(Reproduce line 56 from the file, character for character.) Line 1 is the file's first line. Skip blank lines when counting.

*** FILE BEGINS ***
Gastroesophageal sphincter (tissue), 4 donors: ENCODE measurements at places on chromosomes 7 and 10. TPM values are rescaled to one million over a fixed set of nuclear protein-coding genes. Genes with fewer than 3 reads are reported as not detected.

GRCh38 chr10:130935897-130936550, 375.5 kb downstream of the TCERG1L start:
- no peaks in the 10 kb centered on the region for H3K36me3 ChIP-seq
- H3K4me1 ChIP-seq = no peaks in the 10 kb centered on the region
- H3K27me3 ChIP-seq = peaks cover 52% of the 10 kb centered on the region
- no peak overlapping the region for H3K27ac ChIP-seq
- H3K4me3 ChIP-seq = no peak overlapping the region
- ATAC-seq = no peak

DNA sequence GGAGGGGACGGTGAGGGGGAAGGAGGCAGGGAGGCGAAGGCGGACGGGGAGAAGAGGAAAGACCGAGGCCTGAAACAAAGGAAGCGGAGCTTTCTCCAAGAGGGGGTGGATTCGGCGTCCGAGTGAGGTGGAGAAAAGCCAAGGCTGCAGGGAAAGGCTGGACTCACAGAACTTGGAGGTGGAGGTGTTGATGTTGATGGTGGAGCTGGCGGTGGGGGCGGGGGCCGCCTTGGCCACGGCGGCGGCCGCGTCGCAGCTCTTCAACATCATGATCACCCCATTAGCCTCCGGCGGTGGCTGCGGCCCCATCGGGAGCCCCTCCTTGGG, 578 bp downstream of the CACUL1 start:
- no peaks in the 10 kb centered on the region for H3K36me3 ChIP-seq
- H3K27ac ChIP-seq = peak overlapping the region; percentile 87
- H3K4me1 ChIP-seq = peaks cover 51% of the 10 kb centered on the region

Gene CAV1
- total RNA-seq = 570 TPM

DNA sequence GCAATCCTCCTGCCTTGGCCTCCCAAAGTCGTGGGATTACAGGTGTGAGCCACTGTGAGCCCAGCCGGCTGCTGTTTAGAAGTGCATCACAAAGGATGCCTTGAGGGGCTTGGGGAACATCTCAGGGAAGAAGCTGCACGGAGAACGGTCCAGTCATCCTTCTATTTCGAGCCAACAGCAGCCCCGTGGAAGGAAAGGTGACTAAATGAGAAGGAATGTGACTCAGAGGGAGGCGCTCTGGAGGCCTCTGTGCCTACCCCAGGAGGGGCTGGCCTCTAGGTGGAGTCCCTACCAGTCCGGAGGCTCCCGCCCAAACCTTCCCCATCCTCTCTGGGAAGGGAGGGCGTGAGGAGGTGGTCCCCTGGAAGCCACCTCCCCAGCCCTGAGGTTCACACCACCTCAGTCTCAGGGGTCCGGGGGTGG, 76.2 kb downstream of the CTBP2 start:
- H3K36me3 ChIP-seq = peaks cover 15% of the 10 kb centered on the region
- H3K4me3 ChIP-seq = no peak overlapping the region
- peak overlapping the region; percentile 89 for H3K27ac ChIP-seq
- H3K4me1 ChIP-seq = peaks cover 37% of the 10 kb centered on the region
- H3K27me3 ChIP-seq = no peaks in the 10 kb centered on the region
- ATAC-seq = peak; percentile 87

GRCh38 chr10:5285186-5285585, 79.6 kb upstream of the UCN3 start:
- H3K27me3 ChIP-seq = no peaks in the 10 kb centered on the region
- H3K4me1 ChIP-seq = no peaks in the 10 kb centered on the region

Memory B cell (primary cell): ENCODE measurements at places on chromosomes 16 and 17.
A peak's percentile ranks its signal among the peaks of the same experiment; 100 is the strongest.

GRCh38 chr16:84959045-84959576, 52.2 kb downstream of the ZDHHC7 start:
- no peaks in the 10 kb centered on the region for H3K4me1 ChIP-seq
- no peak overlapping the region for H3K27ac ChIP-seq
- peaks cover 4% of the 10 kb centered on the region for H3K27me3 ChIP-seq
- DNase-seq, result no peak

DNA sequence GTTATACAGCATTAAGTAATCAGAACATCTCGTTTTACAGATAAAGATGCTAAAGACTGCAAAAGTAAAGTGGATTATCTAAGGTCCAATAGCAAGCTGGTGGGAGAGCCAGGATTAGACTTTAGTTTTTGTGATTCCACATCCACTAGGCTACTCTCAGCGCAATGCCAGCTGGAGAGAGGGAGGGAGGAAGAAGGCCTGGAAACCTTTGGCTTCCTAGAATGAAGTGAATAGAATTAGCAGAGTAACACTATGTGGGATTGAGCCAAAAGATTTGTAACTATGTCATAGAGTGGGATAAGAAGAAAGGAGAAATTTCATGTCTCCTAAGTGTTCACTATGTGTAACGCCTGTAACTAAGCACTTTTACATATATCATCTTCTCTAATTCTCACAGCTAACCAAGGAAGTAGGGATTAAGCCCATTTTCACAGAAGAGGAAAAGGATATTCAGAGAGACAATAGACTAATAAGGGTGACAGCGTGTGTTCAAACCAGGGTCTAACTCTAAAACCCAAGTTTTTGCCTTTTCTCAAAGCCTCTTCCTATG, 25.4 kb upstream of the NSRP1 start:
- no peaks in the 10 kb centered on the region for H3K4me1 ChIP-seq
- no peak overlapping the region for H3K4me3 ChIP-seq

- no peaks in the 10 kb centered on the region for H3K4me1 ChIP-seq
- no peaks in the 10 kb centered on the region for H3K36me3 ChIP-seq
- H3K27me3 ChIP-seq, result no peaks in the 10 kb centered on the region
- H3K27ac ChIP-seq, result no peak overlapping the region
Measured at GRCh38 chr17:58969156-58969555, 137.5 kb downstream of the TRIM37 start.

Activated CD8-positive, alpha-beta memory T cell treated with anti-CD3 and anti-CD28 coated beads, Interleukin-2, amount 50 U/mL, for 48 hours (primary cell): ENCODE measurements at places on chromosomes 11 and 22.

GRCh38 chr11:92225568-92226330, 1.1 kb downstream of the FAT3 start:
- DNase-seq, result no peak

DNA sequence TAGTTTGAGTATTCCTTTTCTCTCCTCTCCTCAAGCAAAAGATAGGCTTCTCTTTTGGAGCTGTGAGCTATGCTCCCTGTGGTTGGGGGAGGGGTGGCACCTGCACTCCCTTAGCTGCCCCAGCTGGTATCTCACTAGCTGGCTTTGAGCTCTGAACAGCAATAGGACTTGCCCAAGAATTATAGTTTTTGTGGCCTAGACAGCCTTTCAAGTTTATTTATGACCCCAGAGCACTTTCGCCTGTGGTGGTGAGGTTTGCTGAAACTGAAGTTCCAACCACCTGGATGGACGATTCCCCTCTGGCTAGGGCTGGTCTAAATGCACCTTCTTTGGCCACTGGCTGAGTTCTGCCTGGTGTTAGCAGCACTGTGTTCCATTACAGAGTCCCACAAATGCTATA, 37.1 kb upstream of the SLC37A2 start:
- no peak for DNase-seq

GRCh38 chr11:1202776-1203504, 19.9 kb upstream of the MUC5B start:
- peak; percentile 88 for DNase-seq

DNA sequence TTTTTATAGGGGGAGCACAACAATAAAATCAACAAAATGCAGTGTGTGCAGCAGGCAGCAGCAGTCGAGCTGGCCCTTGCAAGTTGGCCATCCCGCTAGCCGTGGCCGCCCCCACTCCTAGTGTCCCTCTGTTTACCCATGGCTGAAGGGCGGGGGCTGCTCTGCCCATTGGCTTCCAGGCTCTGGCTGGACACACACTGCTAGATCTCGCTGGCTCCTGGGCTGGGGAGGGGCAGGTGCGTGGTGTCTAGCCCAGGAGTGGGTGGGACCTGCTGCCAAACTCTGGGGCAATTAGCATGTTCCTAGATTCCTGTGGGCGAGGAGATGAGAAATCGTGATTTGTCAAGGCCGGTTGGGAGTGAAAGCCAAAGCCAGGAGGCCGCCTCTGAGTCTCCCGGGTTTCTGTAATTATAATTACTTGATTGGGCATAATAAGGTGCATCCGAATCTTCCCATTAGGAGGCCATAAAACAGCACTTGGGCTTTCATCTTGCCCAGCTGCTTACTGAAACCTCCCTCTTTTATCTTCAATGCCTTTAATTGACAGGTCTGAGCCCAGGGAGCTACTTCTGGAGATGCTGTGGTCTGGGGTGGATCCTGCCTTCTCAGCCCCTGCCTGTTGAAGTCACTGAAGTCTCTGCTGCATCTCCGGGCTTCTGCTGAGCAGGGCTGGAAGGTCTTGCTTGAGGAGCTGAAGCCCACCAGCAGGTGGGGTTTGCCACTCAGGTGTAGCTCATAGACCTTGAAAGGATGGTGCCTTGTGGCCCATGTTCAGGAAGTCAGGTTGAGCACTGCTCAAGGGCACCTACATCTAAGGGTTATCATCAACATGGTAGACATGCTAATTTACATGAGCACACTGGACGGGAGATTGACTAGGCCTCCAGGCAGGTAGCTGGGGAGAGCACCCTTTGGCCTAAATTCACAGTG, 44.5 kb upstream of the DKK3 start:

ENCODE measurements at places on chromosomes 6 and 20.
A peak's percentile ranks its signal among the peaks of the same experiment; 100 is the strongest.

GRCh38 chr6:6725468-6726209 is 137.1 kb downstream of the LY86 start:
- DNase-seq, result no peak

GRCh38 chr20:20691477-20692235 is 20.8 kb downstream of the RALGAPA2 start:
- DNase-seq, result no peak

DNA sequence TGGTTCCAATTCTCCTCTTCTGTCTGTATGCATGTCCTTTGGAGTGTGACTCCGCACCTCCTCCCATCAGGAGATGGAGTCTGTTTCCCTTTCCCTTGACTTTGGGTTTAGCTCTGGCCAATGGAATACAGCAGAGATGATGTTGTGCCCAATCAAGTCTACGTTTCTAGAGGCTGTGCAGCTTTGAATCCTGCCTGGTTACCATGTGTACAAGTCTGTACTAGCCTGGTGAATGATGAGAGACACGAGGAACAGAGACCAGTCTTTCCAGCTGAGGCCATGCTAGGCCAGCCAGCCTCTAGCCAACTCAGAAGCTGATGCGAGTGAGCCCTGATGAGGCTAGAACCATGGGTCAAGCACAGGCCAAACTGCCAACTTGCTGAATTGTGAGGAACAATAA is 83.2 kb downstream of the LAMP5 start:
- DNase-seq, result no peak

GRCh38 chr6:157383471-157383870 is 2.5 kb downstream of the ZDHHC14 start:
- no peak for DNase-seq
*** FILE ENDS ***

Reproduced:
GRCh38 chr6:157383471-157383870 is 2.5 kb downstream of the ZDHHC14 start: